Tarin Gamberini

A software engineer and a passionate java programmer

My Comments about «The Rise of Test Impact Analysis»

I have red the article The Rise of Test Impact Analysis by Paul Hammant finding it very interesting.

I agree on the fact that developers might feel slowed down when tests execution on the development machine takes too long. Comprehensibly they might tend to not executing tests before commit, relying on tests running later on a continuous integration server. That fact might slowly drift developers off good Agile practices.

The article reports some «conventional strategies to shorten test automation» before describing «Test Impact Analysis». Test Impact Analysis (TIA) is a technique that helps determine which subset of tests execute for a given set of source code changes. The way by which the tests subset is determined starts with a code coverage or instrumentation phase, and finishes building a map which associate, for each entry, a test with the source code methods it will cover during its execution. TIA avoids executing all tests because it enables only the execution of the relevant ones.

Code Coverage as a technique to improve performance

I have found the article also interesting because it is not the first time I see code coverage being used as a technique to improve performance. In fact I have talked about Mutation Testing at the Ferrara LinuxDay 2015 and at the 72nd JUG Padua meeting.

Mutation Testing, originally proposed by Richard Lipton as a student in 1971, has recently became more popular thanks to availability of higher computing power. Mutation Testing exposes weaknesses in tests, therefore it is mainly a test quality tool. PIT, a state of the art mutation testing system, works by generating lots of mutants, where a mutant is a slightly modified version of your source code. Then PIT runs all tests against all mutants, and finally it checks which mutants has been killed or are still alive. The more mutants are killed the best your tests are, because they are able to detect changes in your source code.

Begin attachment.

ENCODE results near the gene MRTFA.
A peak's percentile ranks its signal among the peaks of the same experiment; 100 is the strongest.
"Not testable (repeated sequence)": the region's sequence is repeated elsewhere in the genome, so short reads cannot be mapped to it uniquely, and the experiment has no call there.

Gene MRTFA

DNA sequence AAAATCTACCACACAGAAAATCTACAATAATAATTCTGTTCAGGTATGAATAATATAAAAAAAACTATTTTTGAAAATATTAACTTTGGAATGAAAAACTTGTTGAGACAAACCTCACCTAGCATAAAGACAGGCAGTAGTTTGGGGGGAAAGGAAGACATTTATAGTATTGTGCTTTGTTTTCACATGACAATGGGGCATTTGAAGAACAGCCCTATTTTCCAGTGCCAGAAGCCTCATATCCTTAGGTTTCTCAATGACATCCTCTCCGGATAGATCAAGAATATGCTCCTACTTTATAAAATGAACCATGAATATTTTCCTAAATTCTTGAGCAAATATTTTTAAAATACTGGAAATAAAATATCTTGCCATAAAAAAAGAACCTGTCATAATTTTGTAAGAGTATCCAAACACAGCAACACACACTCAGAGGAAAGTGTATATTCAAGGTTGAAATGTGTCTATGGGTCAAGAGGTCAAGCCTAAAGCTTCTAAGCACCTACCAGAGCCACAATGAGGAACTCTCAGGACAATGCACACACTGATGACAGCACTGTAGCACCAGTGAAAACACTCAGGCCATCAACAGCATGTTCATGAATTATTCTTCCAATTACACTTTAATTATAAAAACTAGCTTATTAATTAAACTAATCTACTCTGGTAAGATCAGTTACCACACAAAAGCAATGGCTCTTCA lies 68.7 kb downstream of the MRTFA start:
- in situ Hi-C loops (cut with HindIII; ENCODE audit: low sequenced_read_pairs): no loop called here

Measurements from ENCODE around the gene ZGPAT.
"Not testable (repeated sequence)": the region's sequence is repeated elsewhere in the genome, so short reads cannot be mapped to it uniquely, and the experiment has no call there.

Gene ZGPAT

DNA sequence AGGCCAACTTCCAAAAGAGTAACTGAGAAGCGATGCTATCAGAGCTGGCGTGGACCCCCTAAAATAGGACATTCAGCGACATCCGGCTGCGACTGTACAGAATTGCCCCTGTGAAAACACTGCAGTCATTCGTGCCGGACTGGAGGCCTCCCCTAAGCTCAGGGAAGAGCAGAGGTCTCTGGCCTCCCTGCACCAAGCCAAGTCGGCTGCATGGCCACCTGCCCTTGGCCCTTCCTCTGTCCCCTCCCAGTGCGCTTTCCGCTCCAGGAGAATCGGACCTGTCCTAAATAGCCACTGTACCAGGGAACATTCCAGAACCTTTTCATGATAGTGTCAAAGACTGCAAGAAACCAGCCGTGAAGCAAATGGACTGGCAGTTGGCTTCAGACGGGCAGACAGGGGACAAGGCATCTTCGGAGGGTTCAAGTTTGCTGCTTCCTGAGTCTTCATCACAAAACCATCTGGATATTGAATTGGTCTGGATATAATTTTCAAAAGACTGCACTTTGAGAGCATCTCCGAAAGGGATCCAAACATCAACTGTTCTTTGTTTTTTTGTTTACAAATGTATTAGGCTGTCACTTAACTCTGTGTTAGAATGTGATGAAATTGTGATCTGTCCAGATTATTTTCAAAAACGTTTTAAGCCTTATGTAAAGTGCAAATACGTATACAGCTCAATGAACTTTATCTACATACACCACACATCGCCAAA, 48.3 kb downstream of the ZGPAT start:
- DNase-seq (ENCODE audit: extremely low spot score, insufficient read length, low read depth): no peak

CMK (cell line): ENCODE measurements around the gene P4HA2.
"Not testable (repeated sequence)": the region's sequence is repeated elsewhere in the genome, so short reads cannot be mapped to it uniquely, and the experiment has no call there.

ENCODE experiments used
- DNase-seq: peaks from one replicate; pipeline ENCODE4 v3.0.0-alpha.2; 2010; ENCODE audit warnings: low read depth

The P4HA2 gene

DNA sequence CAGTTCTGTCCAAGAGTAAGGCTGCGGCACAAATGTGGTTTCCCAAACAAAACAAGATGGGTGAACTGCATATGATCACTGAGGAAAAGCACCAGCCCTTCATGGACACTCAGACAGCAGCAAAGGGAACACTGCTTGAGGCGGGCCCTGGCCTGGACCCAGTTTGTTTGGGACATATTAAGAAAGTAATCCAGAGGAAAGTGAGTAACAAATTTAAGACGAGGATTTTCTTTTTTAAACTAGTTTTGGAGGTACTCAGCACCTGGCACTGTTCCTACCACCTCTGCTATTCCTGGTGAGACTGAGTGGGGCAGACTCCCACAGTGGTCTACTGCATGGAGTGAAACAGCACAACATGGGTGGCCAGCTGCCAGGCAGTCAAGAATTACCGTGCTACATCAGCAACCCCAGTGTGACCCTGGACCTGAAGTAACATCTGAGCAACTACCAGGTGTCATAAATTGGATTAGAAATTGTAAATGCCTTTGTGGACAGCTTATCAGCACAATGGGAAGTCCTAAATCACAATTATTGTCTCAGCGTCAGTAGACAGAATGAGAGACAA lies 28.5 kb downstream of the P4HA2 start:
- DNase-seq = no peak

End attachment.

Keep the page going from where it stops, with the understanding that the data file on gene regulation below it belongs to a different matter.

The heavy computational part is «running all tests against all mutants». PIT lowers the computational cost in en elegant, yet simple, way: it leverages on line coverage produced by traditional code coverage tools. By knowing which test cover which source code, it runs for each mutants only tests which cover the mutated line of code.

If you like this image look at my presentation about mutation testing.

TIA support in Netbeans IDE

The Paul Hammant’s article ends with a little note about «TIA support in IDEs». My favourite IDE is Netbeans, and because I would like it supported TIA too, I have open a feature request. If you wanted TIA support in Netbeans too, go to the feature request and vote it please.

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